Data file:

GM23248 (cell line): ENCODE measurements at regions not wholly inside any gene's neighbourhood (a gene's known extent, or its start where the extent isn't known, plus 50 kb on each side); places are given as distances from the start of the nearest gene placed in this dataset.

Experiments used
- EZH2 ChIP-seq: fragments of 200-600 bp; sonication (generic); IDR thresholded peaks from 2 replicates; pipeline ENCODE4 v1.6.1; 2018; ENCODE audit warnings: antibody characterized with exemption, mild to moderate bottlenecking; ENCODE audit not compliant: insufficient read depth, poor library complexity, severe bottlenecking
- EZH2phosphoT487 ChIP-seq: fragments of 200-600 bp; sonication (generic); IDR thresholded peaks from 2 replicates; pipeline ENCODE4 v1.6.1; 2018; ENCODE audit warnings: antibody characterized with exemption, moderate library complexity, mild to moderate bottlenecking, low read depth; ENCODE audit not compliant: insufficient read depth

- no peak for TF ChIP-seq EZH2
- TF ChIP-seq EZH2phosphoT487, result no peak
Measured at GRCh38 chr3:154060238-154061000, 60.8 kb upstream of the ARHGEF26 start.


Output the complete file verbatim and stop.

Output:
GM23248 (cell line): ENCODE measurements at regions not wholly inside any gene's neighbourhood (a gene's known extent, or its start where the extent isn't known, plus 50 kb on each side); places are given as distances from the start of the nearest gene placed in this dataset.

Experiments used
- EZH2 ChIP-seq: fragments of 200-600 bp; sonication (generic); IDR thresholded peaks from 2 replicates; pipeline ENCODE4 v1.6.1; 2018; ENCODE audit warnings: antibody characterized with exemption, mild to moderate bottlenecking; ENCODE audit not compliant: insufficient read depth, poor library complexity, severe bottlenecking
- EZH2phosphoT487 ChIP-seq: fragments of 200-600 bp; sonication (generic); IDR thresholded peaks from 2 replicates; pipeline ENCODE4 v1.6.1; 2018; ENCODE audit warnings: antibody characterized with exemption, moderate library complexity, mild to moderate bottlenecking, low read depth; ENCODE audit not compliant: insufficient read depth

- no peak for TF ChIP-seq EZH2
- TF ChIP-seq EZH2phosphoT487, result no peak
Measured at GRCh38 chr3:154060238-154061000, 60.8 kb upstream of the ARHGEF26 start.